Welcome to the round up of posts you might have missed on Smorgasbord this week.
I hope all of you are well despite the increase of infections in many of our countries. With two more countries in Europe being removed from the air bridge scheme it is becoming a gamble taking that long awaited holiday.
This week we should have been basking in the sunshine by the pool of our selected villa in Malta. Back in June we decided to lose our deposit and cancel the trip, thankfully no flights booked, as my two older sisters were not keen on the travel aspect and even then there was the threat of 14 day quarantine there and also back in Ireland and the UK.
As it turns out, whilst in June there were relatively few cases in Malta, with the arrival of their summer visitors this is not the case now.
Yesterday I shared a brilliant funny from Biff Sock Pow which resulted in quite a few comments on the subject. Another ‘fan’ of the block editor Beetley Pete (Johnson) had shared it and started this particular chain of events….
WordPress Block Editor and the Classic Editor
Like many I was under the impression that the Classic Editor would be fully supported at least until the end of 2022. And Carol Balawyder sent a link through that confirms that and it was only updated a month ago: WordPress.Org – Plugins – Classic Editor
For the last couple of months I have been accessing the classic editor via the WPAdmin and as of today still able to do that. However, I have lost one of the functions that I used nearly everyday for my 6pm. post which was to ‘Press’ a post from another blogger. Being able to schedule a reblog for a specific time was great and it meant it was much easier to share the work of others. Now when I try to ‘press’ a post it forces the block editor and there is no other option. So I will set my alarm to remind me to reblog posts I want to share.
Anyway, hopefully the ability to access the original classic editor by clicking on WPAdmin will continue as promised until the end of 2022 when I will be nearly 70 and probably after 10 years of blogging might consider my options.
I am not against progress but when it impacts the time spent preparing blog posts, loss of functionality I do feel the need to question the point of it. I know that the commercial bloggers who are in it to make money want to create adverts and blocks suit their copy writing abbreviated style of writing. But for longer articles and stories it is not useful. I certainly don’t have the time to spend additional hours putting together an author or book promotion which is the most frequent post on the blog.
I have a couple of links to share that I think you might find interesting.. and also a great Youtube tutorial which shows you how to access the classic block editor when you are forced across to the new editor.. It also shows you how to create a post from scratch.. Very useful and will be referring it to myself when I need it.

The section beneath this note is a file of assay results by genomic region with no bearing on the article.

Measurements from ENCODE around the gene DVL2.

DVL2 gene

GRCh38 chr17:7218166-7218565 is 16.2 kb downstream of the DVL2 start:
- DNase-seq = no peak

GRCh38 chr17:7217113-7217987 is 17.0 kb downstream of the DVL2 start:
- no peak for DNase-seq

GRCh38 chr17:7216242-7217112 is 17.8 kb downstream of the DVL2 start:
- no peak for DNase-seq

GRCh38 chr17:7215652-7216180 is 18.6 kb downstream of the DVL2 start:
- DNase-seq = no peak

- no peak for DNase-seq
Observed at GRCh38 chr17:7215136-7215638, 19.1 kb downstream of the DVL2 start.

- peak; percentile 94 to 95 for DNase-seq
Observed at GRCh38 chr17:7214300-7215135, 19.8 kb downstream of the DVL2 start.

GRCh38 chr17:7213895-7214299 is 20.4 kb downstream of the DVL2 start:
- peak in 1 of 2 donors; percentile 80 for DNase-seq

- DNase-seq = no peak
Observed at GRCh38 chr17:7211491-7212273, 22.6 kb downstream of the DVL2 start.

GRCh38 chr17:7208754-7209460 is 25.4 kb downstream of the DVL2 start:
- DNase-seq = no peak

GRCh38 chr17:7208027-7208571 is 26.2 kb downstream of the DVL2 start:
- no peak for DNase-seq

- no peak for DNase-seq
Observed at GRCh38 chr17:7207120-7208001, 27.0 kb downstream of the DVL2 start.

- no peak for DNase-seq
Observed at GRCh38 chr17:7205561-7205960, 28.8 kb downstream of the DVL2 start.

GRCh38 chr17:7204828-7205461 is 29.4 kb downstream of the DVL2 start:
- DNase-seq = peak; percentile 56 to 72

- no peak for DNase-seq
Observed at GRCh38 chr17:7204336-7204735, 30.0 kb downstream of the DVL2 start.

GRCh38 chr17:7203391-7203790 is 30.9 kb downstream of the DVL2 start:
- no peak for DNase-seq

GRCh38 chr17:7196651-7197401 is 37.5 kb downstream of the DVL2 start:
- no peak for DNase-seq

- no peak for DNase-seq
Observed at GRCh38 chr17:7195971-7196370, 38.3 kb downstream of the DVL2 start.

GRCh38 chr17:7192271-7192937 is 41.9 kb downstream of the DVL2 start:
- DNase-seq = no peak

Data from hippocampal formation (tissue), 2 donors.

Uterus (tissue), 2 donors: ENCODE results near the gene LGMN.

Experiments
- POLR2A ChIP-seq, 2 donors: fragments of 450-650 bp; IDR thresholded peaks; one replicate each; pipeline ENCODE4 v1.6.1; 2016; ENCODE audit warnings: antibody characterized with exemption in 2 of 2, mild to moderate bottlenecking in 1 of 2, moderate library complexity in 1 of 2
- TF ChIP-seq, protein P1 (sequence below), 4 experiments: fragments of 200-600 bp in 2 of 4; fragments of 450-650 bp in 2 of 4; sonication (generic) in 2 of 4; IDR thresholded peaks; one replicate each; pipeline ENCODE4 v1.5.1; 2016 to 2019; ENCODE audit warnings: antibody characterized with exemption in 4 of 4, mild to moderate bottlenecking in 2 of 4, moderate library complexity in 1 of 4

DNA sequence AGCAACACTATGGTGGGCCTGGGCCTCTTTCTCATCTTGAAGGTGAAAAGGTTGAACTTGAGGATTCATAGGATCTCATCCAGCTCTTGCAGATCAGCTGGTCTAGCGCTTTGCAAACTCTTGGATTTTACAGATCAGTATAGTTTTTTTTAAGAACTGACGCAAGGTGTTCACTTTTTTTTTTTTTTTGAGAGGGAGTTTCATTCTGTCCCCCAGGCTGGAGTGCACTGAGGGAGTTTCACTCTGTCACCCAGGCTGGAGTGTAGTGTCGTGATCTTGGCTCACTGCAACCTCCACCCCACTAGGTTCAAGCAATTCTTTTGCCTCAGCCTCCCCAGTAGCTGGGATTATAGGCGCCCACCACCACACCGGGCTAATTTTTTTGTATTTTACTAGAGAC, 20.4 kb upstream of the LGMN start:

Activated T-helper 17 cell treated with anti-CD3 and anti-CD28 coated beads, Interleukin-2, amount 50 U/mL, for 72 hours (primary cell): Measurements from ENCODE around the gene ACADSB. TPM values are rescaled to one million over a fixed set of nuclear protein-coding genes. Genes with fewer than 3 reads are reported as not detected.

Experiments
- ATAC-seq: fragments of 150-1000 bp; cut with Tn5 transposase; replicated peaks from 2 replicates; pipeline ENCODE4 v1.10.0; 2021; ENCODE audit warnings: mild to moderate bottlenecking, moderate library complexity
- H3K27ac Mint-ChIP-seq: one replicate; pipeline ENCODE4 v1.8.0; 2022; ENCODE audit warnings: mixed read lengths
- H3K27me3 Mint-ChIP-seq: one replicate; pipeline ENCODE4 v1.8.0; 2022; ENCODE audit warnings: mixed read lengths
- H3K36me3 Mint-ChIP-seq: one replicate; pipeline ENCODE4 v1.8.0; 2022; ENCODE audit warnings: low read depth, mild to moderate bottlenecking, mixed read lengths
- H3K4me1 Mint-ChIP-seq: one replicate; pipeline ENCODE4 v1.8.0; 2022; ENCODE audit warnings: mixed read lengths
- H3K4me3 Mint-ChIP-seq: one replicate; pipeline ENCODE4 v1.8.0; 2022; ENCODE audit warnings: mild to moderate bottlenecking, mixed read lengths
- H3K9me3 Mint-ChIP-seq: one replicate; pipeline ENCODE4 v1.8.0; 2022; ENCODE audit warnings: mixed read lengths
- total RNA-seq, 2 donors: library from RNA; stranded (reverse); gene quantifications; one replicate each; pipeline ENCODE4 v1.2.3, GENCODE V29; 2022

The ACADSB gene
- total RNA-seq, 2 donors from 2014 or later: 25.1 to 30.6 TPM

My thanks to regular visitor and wonderful supporter of my blog and others Michael of Bizmarc for sourcing this useful post from Fraggles Other Place where you can find a post on the Classic Editor and the New Block Editor with links to Youtube tutorials.. One of which I am sharing here which shows you how to access the Classic Editor currently and also when forced into the block editor. Useful to see it virtually with an explanation.
I am currently accessing the Classic Editor via the WPAdmin button and have been doing so for the last few weeks, but very pleased to have this guide for when the inevitable happens. More on that after the video.
I was interested to find out more about the Origins of WordPress and how it makes its money as a non-profit and found a blog post from 2016 that has some interesting elements. I suggest that you read the full post but here are a couple of snippets to get you started.
“Before we can answer the question about the ownership of WordPress, it’s important that you understand which WordPress you are talking about.
The #1 root cause for confusion is that often people don’t know that WordPress.com and WordPress.org are two fundamentally different products with different owners.
WordPress.org is the popular content management system (CMS) that you always hear about. This is the real WordPress, and it is 100% free. It is often referred as self-hosted WordPress. When you hear things like you can create any type of website in WordPress with plugins and custom themes, this is the WordPress people are talking about.
WordPress.com is a web hosting service that offers a stripped down version of WordPress to make it easy for you to blog. You don’t get all the WordPress goodies like plugins, custom themes, etc.”
“Who owns WordPress.com
WordPress.com is owned by a privately held company called Automattic.
You have to understand a little bit of history of the open-source WordPress project to understand Automattic’s contributions and the reasons why they get favorable treatment such as the ability to use the WordPress trademark and the coveted WordPress.com domain as part of their paid product.
Automattic was started by the co-founding developer of the open source WordPress software, Matt Mullenweg.
Matt created Automattic in 2005, almost two years after WordPress, with the primary purpose to make WordPress hosting easier and allow people with little technical knowledge to start a blog with WordPress.
I do recommend that you read the full post as it is quite illuminating to see how things have moved on in four years. Origins of WordPress and how it makes its money as a non-profit
Now time for the posts that you might have missed during the week and my thanks to William Price King and special guest this week on the Author Spotlight D.G. Kaye, Debby Gies.
And of course to you for dropping in and commenting and sharing the posts.. I am very grateful..
Thank you for dropping in today and have a lovely weekend.. I hope you will join me again next week.